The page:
When the expedited review procedure is used, the IRB chairperson or member(s) conducting the review shall inform IRB members of research protocols which have been approved under the procedure.
At a convened IRB meeting, any member may request that an activity which has been approved under the expedited procedure be reviewed by the IRB in accordance with non-expedited procedures. A vote of the members shall be taken concerning the request and the majority shall decide the issue.

Exempt review status

DHHS Guidelines (45 CFR Part 46.101(define research as exempt from further IRB review when the research involves no risk to the subject, and falls into one of six specific categories (see attached). Research that is considered exempt from full IRB review must still be submitted to the IRB and screened for exempt status. The final determination of level of review will be made by the IRB upon receipt of the application form.

Use the Exempt Review Categories of Research to decide which exemption category might apply to your research. If you don't see a category for your research, expedited or full IRB review is probably required.

Keep in mind that exempt research involves no risk. Therefore, any research that manipulates the participant or the participant’s environment is not exempt. In addition, any survey or interview research with adult subjects that includes sensitive or stressful information or that involves deception is not exempt. Examples of exempt research include:

• No risk survey/interview research with non-vulnerable adult subjects; the use of nonidentifiable laboratory specimens; review of nonidentified existing records; observation of the public behavior of subjects where there is no manipulation of the subject; and some educational testing and classroom activity.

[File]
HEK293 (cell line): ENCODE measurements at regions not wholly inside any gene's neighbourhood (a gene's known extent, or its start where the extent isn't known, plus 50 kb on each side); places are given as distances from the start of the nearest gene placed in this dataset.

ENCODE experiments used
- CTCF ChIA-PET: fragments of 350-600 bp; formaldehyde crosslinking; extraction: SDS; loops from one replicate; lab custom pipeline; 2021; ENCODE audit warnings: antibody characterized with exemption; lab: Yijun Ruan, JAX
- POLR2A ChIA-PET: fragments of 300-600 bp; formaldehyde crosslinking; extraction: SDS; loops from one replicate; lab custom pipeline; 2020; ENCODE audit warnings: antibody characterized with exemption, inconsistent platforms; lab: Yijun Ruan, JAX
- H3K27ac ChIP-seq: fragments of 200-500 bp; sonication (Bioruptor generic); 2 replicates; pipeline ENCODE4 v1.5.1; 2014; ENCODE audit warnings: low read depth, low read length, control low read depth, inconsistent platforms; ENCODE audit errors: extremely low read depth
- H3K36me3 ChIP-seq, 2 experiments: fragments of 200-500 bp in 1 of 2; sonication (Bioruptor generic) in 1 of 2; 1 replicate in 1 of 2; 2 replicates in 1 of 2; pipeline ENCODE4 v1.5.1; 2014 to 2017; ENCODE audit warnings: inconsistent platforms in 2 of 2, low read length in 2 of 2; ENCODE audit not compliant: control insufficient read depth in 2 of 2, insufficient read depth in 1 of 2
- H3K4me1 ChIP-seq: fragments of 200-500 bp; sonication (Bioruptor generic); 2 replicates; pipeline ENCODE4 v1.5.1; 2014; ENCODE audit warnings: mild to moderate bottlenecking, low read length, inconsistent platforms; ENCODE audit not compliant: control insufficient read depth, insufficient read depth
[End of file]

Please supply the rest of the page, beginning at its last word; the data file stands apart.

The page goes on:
45 CFR 46.101(b) Categories of Exempt Human Subjects Research*

1. Research conducted in established or commonly accepted educational settings, involving normal educational practices, such as (a) research on regular and special education instructional strategies or (b) research on the effectiveness of or the comparison among instructional techniques, curricula or classroom management methods.

2. Research involving the use of educational tests (cognitive, diagnostic, aptitude, achievement), survey procedures, interview procedures or observation of public behavior, unless:
• information obtained is recorded in such a manner that subjects can be identified, directly or through identifiers linked to the subjects and
• any disclosure of the human subjects' responses outside the research could reasonably place the subjects at risk of criminal or civil liability or be damaging to the subjects' financial standing, employability or reputation.